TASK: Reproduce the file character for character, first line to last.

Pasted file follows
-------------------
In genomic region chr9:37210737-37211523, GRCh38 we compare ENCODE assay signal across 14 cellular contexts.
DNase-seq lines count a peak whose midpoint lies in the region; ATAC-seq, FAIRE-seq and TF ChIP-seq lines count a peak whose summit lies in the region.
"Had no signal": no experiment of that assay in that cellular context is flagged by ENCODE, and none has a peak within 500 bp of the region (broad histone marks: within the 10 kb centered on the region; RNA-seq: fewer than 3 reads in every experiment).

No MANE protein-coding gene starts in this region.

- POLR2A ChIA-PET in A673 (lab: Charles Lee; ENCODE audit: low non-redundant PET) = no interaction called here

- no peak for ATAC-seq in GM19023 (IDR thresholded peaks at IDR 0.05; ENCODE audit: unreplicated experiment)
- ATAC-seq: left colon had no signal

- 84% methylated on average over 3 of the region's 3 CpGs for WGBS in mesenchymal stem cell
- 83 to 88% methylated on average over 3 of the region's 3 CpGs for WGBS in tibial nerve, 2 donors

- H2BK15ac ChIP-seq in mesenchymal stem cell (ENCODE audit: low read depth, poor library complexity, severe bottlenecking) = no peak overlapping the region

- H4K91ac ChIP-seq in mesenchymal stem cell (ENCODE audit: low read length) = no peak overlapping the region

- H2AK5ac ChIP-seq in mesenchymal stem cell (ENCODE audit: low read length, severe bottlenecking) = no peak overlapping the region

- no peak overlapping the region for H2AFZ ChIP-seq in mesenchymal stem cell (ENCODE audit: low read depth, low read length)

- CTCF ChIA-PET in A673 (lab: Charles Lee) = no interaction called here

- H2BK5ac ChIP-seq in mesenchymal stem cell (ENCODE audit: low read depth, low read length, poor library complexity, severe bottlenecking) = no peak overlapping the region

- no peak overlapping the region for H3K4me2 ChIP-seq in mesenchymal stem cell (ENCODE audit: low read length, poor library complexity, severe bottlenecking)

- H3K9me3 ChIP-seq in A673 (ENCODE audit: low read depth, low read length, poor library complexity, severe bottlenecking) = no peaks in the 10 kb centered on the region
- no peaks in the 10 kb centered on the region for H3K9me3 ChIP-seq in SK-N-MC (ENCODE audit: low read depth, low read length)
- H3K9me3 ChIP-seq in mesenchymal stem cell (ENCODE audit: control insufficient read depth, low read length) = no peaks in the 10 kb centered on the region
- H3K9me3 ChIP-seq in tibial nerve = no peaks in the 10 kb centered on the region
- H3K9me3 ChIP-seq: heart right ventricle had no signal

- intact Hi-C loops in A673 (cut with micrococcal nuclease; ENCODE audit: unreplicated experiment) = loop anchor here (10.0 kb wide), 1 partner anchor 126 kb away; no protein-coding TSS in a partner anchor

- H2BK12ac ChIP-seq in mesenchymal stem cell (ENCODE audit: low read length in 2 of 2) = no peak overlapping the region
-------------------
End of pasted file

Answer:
In genomic region chr9:37210737-37211523, GRCh38 we compare ENCODE assay signal across 14 cellular contexts.
DNase-seq lines count a peak whose midpoint lies in the region; ATAC-seq, FAIRE-seq and TF ChIP-seq lines count a peak whose summit lies in the region.
"Had no signal": no experiment of that assay in that cellular context is flagged by ENCODE, and none has a peak within 500 bp of the region (broad histone marks: within the 10 kb centered on the region; RNA-seq: fewer than 3 reads in every experiment).

No MANE protein-coding gene starts in this region.

- POLR2A ChIA-PET in A673 (lab: Charles Lee; ENCODE audit: low non-redundant PET) = no interaction called here

- no peak for ATAC-seq in GM19023 (IDR thresholded peaks at IDR 0.05; ENCODE audit: unreplicated experiment)
- ATAC-seq: left colon had no signal

- 84% methylated on average over 3 of the region's 3 CpGs for WGBS in mesenchymal stem cell
- 83 to 88% methylated on average over 3 of the region's 3 CpGs for WGBS in tibial nerve, 2 donors

- H2BK15ac ChIP-seq in mesenchymal stem cell (ENCODE audit: low read depth, poor library complexity, severe bottlenecking) = no peak overlapping the region

- H4K91ac ChIP-seq in mesenchymal stem cell (ENCODE audit: low read length) = no peak overlapping the region

- H2AK5ac ChIP-seq in mesenchymal stem cell (ENCODE audit: low read length, severe bottlenecking) = no peak overlapping the region

- no peak overlapping the region for H2AFZ ChIP-seq in mesenchymal stem cell (ENCODE audit: low read depth, low read length)

- CTCF ChIA-PET in A673 (lab: Charles Lee) = no interaction called here

- H2BK5ac ChIP-seq in mesenchymal stem cell (ENCODE audit: low read depth, low read length, poor library complexity, severe bottlenecking) = no peak overlapping the region

- no peak overlapping the region for H3K4me2 ChIP-seq in mesenchymal stem cell (ENCODE audit: low read length, poor library complexity, severe bottlenecking)

- H3K9me3 ChIP-seq in A673 (ENCODE audit: low read depth, low read length, poor library complexity, severe bottlenecking) = no peaks in the 10 kb centered on the region
- no peaks in the 10 kb centered on the region for H3K9me3 ChIP-seq in SK-N-MC (ENCODE audit: low read depth, low read length)
- H3K9me3 ChIP-seq in mesenchymal stem cell (ENCODE audit: control insufficient read depth, low read length) = no peaks in the 10 kb centered on the region
- H3K9me3 ChIP-seq in tibial nerve = no peaks in the 10 kb centered on the region
- H3K9me3 ChIP-seq: heart right ventricle had no signal

- intact Hi-C loops in A673 (cut with micrococcal nuclease; ENCODE audit: unreplicated experiment) = loop anchor here (10.0 kb wide), 1 partner anchor 126 kb away; no protein-coding TSS in a partner anchor

- H2BK12ac ChIP-seq in mesenchymal stem cell (ENCODE audit: low read length in 2 of 2) = no peak overlapping the region